Spousal Support


Spousal Support in Ontario

In Ontario spousal support is an available claim to either spouse. Although there is no automatic entitlement to spousal support the general conception is that the spouse who finds himself or herself in a better financial position will be required to pay support to the other so that the less well off spouse can maintain a reasonable standard of living, have access to finances while searching for employment, and pay for any tuition or training programs to help him or her become self sufficient. This is contrary to common perception in which spousal support has often been thought to only be available to the caregiver of the children or to the homemaker. In reality, there are a number of factors that are taken into consideration that assist the judge in making a decision as to which party is entitled to receive spousal support.

For instance, according to the Family Law Act several factors laid out for consideration include any available assets that each spouse may have at the time of separation, the means that each party may have in the near and distant future, the dependant's capacity to contribute to his or her own support, and the payor's ability to provide support. The factors listed under the Divorce Act are similar and include the means of each spouse at their disposal, the needs and circumstances of each spouse, the length the spouses cohabited, the functions performed by each spouse during cohabitation, and any order, agreement, or arrangement relating to the support of either spouse. The purpose of the above said factors is to ensure that any economic advantages or disadvantages are recognized, that any financial consequences that result from responsibilities pertaining to children are apportioned between the parties, that any economic hardship is alleviated, and that self sufficiency is promoted. However, depsite the above mentioned common factors the Spousal Support Advisory Guidelines are comoonly relied upon by lawyers and judges to provide an accurate assessment as to which party is likely to be the recipient of a spousal support order. It is however important to keep in mind that the said Guidelines are not legislated and are simply advisory in practice.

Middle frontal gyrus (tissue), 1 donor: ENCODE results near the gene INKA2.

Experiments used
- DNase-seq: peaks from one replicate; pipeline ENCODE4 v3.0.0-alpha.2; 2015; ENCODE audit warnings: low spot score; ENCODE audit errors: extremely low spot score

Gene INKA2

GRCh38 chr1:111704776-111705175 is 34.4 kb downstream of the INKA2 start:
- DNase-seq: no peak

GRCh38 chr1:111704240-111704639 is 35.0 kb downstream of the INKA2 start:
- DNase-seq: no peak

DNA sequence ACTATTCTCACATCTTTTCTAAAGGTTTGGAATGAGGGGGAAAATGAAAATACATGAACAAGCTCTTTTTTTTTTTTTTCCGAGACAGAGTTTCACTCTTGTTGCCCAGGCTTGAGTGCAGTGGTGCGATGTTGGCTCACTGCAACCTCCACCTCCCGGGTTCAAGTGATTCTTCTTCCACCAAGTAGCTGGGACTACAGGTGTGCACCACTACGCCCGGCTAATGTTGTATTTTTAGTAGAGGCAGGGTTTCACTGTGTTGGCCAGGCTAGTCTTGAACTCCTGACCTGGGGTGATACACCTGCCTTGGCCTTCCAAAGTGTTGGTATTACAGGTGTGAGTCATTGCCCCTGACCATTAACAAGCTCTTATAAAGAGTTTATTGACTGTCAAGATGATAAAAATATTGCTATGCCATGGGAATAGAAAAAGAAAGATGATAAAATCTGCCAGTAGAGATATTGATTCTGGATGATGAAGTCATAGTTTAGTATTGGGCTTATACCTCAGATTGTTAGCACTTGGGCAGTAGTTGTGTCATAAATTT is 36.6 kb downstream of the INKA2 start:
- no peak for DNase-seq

In respect to the quantum and duration of support the Family Law Act provides that factors used to determine same include whether the either party has the means to pay support, whether they are likely to have same in the future, the dependant’s capacity to contribute to his or her own support, the parties ages and current health status, the dependant’s needs, in determining which the court shall have regard to the accustomed standard of living while the parties resided together, the measures available for the dependant to become able to provide for his or her own support and the length of time and cost involved to enable the dependant to take those measures, any legal obligation of the payor or dependant to provide support for another person, the desirability of either party to remain at home to care for a child; if the dependant is a spouse the length of time the dependant and respondent cohabited, the effect on the spouse’s earning capacity of the responsibilities assumed during cohabitation, whether the spouse has undertaken the care of a child who is of the age of eighteen years or over and unable by reason of illness, disability or other cause to withdraw from the charge of his or her parents, whether the spouse has undertaken to assist in the continuation of a program of education for a child eighteen years of age or over who is unable for that reason to withdraw from the charge of his or her parents, any housekeeping, child care or other domestic service performed by the spouse for the family, as if the spouse was devoting the time spent in performing that service in remunerative employment and was contributing the earnings to the family’s support, the effect on the spouse’s earnings and career development of the responsibility of caring for a child; and any other legal right of the dependant to support, other than out of public money.

A common misperception in relation to spousal support is the belief that if one spouse committed adultery then that spouse should be liable to pay spousal support or in the alternative should be financially reprimanded in some way during the separation process. This is a false belief as the obligation to provide support exists regardless as to the conduct of either spouse. The court does however have the discretion to take conduct into account if it was unconscionable so as to constitute a gross repudiation of the relationship. As an aside, did you know that it is possible to contract out of spousal support. Today, the courts are being found to uphold spousal support release provisions in domestic contracts so long as they were consummated both fairly and equitably and not under unconscionable circumstances. The courts do not take kindly to agreements contracted under pressing situations including under undue influence, undue pressure, with a lack of good faith, without legal representation or independent legal advice, and where the provisions promote hardship upon one of the parties involved. Did you know that it is possible to change or vary an award of spousal support if it can be shown that there has been a material change in circumstances. A material change in circumstances may include an increase in income, loss of employment, or the child attaining the age of the majority. It is also possible to seek retroactive support for a period preceding the commencement of the application.